Sign up at:
 
Global Endurance Training Center
4381 Heather Lane
Moab, Ut. 84532

Tel: 435 719 4033
Cell: 435 260 1494
 
Email: info@globalendurance.com
www.globalendurance.com

Discussion on Conformation

Conformation and hoof growth, how do they relate to each other? Just one of the topics we will cover during this educational opportunity.

During this clinic, we will also discuss and demonstrate natural hoof trimming, barefoot trimming, natural hoof care, horse shoes, protective horse boot application and other hoof care products. 

Participants are welcome to bring their own horses for hoof evaluation and trimming suggestions.

Vettec, Inc has been a long time sponsor and contributor to GETC hoof care clinics and the Fandango rides. Without the Vettec Glue on Products, many new hoof protection products and protective horse boots could not even get applied. Vettec is sponsoring a Wine and Cheese party on Friday evening at the Fandango ride. All clinic participants are invited to join us there.

wine and cheese

Vettec also donated some raffle items, which will be given away to clinic participants. These include  Vettec products like Adhere, Equipak and an application gun. We appreciate Vettec's support for continuous education and the welfare of our equine friends.

Following the educational clinic in Eagle, Christoph will be available during the Fandango ride in Oreana for a free Q&A session each day of the event from 4 pm to 5 pm. You may bring your horse for a hoof evaluation and suggestions for hoof care.

This is a great opportunity to learn, ride and have fun with like-minded riders, trainers, farriers and hoof care practitioners. Don't be left out!

Pegasus

See you in Eagle.

Your Bootmeister

Charm School

A few weeks ago I loaded up the new pony, Charmy-Schmarmy, and took him to kindergarten. Not only is this a huge step for him, it's a huge step for myself- an obsessive-compulsive, worrying control-freak of a person. Was he ready? Was the trainer really that good? What if he didn't recognize a potential little sign of not-quite-rightness and a horrible injury ensues? What if they don't notice he isn't eating well and he colics? What is he ties-up after a few days off? And my main concern- what if Charm's bare feet can't handle training on the trails without the protection that horse trainers in this area seem to be completely adverse to using (unless, of course, the protection is nailed-on steel). Clearly I am a freak, but we already knew this.  

Of course I'm being a bit dramatic here. But, as this was to be the first time I've ever sent a horse off to training, I was understandably a bit worried. However, I checked out this trainer thoroughly including riding three horses that he had put thirty days on and was very pleased. The owner of the facility happens to be Charm's breeder, which is why I felt confident leaving him there. I was, however, not kidding when I say I was concerned about the potential for Charm getting sore feet. After three rides in the round pen, my baby pony was ready for the trails. One of the other main reasons I decided to send him to this trainer was due to the fact he does most of his riding on the trails from the facility, which are mostly good footing but can be pretty hard with some rock. I didn't want to pay for someone to ride the kid in the arena, I wanted him out on the trails so he's ready to go when I got him home!! Woo-hoo! This training thing is a pretty sweet deal!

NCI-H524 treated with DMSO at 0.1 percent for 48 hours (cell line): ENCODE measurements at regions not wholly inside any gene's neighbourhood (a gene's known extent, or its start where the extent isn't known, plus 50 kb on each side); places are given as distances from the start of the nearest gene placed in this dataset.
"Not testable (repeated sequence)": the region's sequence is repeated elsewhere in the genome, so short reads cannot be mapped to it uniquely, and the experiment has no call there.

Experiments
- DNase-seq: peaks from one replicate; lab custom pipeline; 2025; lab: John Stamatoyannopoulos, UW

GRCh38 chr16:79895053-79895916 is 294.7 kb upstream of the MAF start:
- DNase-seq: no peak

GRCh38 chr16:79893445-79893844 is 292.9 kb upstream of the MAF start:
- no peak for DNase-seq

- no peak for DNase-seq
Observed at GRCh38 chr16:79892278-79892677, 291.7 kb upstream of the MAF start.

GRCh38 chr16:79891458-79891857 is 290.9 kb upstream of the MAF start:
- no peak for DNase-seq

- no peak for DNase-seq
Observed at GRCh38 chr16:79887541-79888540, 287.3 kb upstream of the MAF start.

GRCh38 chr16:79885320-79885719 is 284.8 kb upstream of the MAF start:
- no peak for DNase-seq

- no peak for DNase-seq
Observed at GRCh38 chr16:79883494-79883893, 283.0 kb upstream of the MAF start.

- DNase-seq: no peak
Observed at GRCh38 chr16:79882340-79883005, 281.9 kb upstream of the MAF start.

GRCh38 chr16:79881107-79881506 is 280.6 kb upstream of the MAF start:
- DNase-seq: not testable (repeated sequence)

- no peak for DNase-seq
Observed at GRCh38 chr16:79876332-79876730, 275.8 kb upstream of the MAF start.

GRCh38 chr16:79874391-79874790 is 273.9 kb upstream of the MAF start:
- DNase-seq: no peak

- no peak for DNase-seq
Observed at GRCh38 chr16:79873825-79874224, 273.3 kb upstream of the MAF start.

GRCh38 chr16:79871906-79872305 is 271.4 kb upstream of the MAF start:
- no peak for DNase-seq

Charm

After two weeks, we went to see Charm being ridden and check out his feet. He went so well in the round pen that I just HAD to get on him. No, I didn't have my helmet, and yes, I know how risky it is to ride without one, but did it anyway. What a cool little horse this is going to be! I made my ride short and sweet, just getting on, walking around each direction along with a few halts and some moving off the leg. He's going great and from what I understand keeps getting better and better. So far his feet are doing well, although I will be going back out tomorrow and checking them further. We have had a ton of rain and he is in a bedded stall so the ground is soft and wet and his feet are staying dry. As he only has four weeks left (trainer takes six weeks to put on thirty days) I would be safe to glue-on boots if necessary, although I don't think it will be a problem. 

charm

What have you done with your barefoot horses while sending them to training? Of course when I mentioned I could leave his boots with him, the trainer wanted to know why I was "opposed" to nail-on shoes. I can understand why a trainer wouldn't want to mess with a bunch of booted horses, but felt a little backed into a corner. 

Turns out Charm's feet did get sore, about five weeks into his training. It worked out in my favor that during his weekend off, it rained so the ground got wet again, but I did end up bringing him home a few days early. I think the ideal situation would have been to glue on boots for the last two weeks, but of course that is all hindsight.